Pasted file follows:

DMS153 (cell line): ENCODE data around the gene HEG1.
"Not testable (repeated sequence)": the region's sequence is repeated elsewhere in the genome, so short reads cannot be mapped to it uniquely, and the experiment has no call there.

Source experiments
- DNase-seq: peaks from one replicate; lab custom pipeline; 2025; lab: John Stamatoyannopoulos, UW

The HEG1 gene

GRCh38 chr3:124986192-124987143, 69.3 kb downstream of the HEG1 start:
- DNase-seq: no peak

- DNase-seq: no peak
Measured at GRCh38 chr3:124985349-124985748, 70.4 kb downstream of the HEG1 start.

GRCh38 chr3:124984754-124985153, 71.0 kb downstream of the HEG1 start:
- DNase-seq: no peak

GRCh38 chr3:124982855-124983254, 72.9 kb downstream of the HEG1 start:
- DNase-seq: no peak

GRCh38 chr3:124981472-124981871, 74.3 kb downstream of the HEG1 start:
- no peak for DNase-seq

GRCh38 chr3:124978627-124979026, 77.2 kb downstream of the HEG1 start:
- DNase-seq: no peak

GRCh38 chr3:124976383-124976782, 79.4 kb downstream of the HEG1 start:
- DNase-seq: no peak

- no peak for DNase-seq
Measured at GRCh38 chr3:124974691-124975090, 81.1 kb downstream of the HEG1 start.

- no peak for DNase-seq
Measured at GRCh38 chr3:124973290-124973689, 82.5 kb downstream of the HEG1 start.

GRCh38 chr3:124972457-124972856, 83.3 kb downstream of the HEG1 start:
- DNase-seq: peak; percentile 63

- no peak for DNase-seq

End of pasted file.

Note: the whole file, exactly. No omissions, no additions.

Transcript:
DMS153 (cell line): ENCODE data around the gene HEG1.
"Not testable (repeated sequence)": the region's sequence is repeated elsewhere in the genome, so short reads cannot be mapped to it uniquely, and the experiment has no call there.

Source experiments
- DNase-seq: peaks from one replicate; lab custom pipeline; 2025; lab: John Stamatoyannopoulos, UW

The HEG1 gene

GRCh38 chr3:124986192-124987143, 69.3 kb downstream of the HEG1 start:
- DNase-seq: no peak

- DNase-seq: no peak
Measured at GRCh38 chr3:124985349-124985748, 70.4 kb downstream of the HEG1 start.

GRCh38 chr3:124984754-124985153, 71.0 kb downstream of the HEG1 start:
- DNase-seq: no peak

GRCh38 chr3:124982855-124983254, 72.9 kb downstream of the HEG1 start:
- DNase-seq: no peak

GRCh38 chr3:124981472-124981871, 74.3 kb downstream of the HEG1 start:
- no peak for DNase-seq

GRCh38 chr3:124978627-124979026, 77.2 kb downstream of the HEG1 start:
- DNase-seq: no peak

GRCh38 chr3:124976383-124976782, 79.4 kb downstream of the HEG1 start:
- DNase-seq: no peak

- no peak for DNase-seq
Measured at GRCh38 chr3:124974691-124975090, 81.1 kb downstream of the HEG1 start.

- no peak for DNase-seq
Measured at GRCh38 chr3:124973290-124973689, 82.5 kb downstream of the HEG1 start.

GRCh38 chr3:124972457-124972856, 83.3 kb downstream of the HEG1 start:
- DNase-seq: peak; percentile 63

- no peak for DNase-seq